This shocking story points to the extreme lengths Ruddock goes to in defending his appalling set of policies: the use of principles relating to family values in the most blatant way. When it suits the occasion, Ruddock refers to keeping families together in defending what cannot be defended.
Sara and Safdah's Bali bombing
Ruddock's hypocrisy is extraordinary in its blatancy and in its cold, calculating and spiritually dead mercilessness. Take the following story:
In March 2003 Ruddock mentioned family reunion principles, but - of course, and as Australia's refugee advocates have come to expect, not while referring to his own broken record of failures to abide by these UN provisions.
While speaking on the ABC's 7.30 Report about Ibrahim Sammaki, the heartbroken Woomera detainee who lost his wife in the Bali bombing, he referred to Indonesia's obligation under the family reunion provisions under the Convention for the rights of the child. 
Ruddock had the audacity to suggest that if Indonesia accepted residency for the three little motherless children who were found to have lived in an Indonesian prostitution residence after their mother's death, they would also have to oblige to take the father in - who has been denied this compassionate privilege by Australia: Ibrahim has been incarcerated for almost two years in Woomera. All his attempts to reunite his family in Australia - the reason he took a boat to come here, hopefully ahead of his wife, failed.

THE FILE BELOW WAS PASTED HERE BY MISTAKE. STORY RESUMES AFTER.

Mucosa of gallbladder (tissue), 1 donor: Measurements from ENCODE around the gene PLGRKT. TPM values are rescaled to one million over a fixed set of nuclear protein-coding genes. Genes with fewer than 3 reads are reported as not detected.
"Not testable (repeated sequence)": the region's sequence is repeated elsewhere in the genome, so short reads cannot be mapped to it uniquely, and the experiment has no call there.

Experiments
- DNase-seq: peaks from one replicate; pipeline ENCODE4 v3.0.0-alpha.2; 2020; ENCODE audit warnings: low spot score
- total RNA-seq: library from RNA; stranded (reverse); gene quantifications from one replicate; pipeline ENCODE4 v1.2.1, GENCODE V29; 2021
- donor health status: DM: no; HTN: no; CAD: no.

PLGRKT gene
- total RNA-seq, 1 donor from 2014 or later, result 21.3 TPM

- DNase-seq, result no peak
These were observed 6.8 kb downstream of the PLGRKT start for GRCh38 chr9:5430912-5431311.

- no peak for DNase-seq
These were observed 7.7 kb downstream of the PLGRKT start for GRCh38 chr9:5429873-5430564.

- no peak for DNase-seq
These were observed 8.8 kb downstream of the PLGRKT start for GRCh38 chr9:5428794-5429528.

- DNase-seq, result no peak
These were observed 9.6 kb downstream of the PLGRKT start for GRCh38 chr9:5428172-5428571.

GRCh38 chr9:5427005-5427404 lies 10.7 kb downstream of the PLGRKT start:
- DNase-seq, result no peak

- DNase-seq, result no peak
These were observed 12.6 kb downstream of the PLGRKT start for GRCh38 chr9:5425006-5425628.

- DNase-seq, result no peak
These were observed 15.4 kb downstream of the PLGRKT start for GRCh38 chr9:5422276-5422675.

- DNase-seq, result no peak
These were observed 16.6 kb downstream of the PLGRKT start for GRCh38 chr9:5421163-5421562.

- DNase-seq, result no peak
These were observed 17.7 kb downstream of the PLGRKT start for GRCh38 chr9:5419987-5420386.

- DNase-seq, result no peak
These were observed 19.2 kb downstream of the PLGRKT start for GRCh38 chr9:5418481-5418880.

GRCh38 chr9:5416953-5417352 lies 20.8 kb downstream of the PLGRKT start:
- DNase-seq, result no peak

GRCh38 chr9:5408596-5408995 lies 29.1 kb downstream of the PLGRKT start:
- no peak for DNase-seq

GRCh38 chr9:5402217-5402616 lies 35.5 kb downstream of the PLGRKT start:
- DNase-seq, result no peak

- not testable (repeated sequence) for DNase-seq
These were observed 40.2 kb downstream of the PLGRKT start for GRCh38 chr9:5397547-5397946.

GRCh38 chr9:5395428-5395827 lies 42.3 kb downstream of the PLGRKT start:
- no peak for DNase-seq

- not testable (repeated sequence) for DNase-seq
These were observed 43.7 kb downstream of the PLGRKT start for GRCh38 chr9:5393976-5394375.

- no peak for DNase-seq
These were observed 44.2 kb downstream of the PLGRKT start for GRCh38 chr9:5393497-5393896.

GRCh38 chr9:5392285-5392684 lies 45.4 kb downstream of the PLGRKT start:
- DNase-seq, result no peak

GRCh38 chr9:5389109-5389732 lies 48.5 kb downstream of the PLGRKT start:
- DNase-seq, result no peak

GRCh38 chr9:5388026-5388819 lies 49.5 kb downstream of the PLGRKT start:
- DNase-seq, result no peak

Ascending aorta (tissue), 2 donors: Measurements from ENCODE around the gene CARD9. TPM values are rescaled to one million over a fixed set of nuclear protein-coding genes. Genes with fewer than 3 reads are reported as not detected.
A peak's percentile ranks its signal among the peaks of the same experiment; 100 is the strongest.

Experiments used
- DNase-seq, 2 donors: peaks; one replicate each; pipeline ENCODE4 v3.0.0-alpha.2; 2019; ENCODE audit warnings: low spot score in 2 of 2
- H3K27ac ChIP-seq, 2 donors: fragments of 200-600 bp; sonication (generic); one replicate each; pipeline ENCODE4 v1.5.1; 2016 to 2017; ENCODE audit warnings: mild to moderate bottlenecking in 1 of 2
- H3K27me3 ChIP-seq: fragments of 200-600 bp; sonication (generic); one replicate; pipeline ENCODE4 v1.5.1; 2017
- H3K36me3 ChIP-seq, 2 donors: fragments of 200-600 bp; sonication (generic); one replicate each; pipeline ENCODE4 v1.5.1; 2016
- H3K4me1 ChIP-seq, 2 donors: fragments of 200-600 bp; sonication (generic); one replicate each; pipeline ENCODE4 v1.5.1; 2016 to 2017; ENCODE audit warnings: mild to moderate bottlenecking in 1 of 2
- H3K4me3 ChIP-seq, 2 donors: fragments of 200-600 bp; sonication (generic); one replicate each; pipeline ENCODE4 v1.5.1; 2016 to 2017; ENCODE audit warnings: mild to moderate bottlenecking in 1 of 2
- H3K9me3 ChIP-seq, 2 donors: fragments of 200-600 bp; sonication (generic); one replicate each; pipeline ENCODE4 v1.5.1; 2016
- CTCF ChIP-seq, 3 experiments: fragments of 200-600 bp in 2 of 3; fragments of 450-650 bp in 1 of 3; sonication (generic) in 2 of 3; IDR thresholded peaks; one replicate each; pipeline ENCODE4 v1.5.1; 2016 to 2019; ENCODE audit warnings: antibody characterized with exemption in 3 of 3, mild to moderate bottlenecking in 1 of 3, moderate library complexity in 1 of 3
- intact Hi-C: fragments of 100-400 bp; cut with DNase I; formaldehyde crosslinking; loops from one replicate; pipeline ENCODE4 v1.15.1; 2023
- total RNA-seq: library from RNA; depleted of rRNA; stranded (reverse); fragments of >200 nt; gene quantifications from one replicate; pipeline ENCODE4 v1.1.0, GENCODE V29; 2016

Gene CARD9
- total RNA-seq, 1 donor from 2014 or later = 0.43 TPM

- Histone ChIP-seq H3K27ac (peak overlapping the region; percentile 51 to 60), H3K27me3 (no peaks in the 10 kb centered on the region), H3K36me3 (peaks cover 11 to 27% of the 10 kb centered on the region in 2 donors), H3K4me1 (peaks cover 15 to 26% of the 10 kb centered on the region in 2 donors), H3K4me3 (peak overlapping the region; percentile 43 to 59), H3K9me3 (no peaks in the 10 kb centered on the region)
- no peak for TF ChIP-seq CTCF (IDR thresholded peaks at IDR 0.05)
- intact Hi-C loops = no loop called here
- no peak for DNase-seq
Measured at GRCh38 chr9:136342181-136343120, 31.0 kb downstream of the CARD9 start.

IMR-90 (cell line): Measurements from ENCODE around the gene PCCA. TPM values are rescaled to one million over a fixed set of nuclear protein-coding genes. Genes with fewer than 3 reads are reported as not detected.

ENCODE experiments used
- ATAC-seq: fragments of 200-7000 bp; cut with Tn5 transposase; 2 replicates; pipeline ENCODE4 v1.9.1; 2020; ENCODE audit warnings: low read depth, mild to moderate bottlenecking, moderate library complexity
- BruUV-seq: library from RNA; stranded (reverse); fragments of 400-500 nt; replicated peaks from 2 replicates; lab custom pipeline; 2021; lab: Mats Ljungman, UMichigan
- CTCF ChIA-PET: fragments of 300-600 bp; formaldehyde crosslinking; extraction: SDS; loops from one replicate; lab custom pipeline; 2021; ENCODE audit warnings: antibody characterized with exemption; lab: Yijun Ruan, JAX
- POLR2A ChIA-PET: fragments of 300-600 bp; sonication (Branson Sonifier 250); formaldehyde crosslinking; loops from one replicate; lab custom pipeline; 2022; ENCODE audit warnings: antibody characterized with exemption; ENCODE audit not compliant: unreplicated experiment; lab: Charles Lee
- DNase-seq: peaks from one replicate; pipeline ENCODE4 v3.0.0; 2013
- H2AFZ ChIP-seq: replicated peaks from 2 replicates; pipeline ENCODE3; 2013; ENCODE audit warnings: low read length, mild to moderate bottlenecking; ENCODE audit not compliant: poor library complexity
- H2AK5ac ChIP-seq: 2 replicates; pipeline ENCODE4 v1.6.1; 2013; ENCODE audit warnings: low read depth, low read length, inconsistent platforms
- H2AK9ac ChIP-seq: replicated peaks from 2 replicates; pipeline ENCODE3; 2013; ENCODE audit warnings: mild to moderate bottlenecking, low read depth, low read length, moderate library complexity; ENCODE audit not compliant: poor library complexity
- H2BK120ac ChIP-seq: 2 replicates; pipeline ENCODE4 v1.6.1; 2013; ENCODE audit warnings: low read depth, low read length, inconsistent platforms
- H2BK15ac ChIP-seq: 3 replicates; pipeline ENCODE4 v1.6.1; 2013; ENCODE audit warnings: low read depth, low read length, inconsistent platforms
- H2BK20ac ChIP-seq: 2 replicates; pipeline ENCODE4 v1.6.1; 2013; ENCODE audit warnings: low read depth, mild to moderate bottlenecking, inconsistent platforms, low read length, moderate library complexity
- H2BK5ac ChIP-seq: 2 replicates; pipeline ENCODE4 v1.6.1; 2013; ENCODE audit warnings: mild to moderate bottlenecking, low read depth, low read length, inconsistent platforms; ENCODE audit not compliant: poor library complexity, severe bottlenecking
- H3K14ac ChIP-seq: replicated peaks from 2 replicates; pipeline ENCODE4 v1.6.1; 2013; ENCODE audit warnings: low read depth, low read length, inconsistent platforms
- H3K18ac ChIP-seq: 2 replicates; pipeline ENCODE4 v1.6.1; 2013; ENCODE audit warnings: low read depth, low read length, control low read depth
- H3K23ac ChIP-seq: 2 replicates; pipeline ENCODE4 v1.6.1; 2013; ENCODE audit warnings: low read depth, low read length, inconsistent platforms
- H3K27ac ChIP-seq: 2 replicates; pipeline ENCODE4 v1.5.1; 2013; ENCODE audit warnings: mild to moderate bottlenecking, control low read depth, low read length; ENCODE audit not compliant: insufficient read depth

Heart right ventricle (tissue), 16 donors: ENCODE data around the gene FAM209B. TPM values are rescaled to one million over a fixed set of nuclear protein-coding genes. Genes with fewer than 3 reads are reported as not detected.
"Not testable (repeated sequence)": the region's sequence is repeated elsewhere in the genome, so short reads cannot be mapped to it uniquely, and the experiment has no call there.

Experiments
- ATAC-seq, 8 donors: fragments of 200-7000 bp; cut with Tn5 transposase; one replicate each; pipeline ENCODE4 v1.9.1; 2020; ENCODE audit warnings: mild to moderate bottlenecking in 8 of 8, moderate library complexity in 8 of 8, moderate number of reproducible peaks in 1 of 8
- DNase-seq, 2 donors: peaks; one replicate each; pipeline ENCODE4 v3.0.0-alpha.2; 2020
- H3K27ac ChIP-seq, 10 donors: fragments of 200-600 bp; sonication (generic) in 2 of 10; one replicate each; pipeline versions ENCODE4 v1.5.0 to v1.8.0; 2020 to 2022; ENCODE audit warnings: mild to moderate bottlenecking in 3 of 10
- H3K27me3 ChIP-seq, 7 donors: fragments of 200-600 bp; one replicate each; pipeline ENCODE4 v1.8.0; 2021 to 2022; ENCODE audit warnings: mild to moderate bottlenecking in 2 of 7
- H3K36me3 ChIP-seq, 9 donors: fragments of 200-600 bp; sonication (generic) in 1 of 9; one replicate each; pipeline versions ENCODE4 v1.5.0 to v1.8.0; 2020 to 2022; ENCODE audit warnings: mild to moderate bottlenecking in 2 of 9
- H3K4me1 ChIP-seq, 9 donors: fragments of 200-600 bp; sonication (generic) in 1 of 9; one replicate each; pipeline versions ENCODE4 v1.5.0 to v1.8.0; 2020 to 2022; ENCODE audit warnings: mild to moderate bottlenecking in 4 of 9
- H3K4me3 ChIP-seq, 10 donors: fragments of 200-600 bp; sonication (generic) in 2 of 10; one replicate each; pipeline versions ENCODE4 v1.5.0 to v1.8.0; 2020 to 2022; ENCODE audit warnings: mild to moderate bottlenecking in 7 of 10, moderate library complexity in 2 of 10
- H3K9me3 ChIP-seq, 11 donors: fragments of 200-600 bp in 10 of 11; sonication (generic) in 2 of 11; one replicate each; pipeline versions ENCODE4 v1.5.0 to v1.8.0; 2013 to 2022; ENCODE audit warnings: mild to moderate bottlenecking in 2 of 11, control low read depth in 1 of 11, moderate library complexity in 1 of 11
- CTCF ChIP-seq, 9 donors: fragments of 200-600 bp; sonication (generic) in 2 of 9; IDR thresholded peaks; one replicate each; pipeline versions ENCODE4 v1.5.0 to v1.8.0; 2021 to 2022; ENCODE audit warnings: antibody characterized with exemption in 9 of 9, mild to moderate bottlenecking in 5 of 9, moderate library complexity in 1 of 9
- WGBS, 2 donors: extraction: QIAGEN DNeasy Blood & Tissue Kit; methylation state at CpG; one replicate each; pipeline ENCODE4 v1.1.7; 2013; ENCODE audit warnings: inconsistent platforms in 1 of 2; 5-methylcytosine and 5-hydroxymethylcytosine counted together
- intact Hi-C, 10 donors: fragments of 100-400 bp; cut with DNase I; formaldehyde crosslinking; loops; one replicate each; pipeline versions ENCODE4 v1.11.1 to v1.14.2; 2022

And just now, in the week prior to Easter, henchman Ruddock finds a justification in refusing a holiday visa for the little children, stuck in Indonesia. This inhuman situation, created by Ruddock in his calculating way, at all times claiming to protect the immigration system of Australia, will now result in the children Sara and Safdah being banned to Indonesia without their father, and Ibrahim eternally doomed to Baxter hell, ruled with a merciless fist by Ruddock.
UK's first lady Cherie Blair summarized it aptly last week, when she compared the plight of asylum seekers to that of Jews in Nazi Germany, and when she suggested that Australia may not have the right to call itself democratic if asylum seekers were denied human rights. 
Ruddock and Howard, during this Easter, in their respective churches, will no doubt feel well about themselves and their cosy family unions. But one can imagine that the hundreds of demonstrators at the Baxter detention centre could within this context be likened to one man, standing up, rolling a tombstone away, and with haste taking action to right the wrongs of Australia's atrocities in his own unique and radical way.
Jack H Smit is the founder and coordinator of Project SafeCom.
 From Green Left Weekly, May 15, 2002 - 'More government refugee lies exposed', by Kerryn Williams, as found online at:
 From "Disabled? Sorry We Can't Afford it", by Kylie Young and Eloise Finlay - as posted on "Women in Action" website. Article found online at this location: (April 2008: no longer on this address)
 From Carmen Lawrence, The Sydney Morning Herald, "Why are Australians being sent to kill Iraqis?" - Published 19 February 2003. Article found online at this location:
 Extracted from Senate Hansard, 5 March 2003, page 9105
 From a pamphlet: 'What's the story' by Rural Australians for Refugees, September 2002.
 ABC 7.30 Report, Wednesday 26 March 2003: Family still in limbo after Bali bombing. Online at: http://www.abc.net.au/7.30/content/2003/s817253.htm
 Cherie Blair addressed an international law conference in Melbourne on 14 April 2003. See The Herald Sun at: (April 2008: no longer on this address)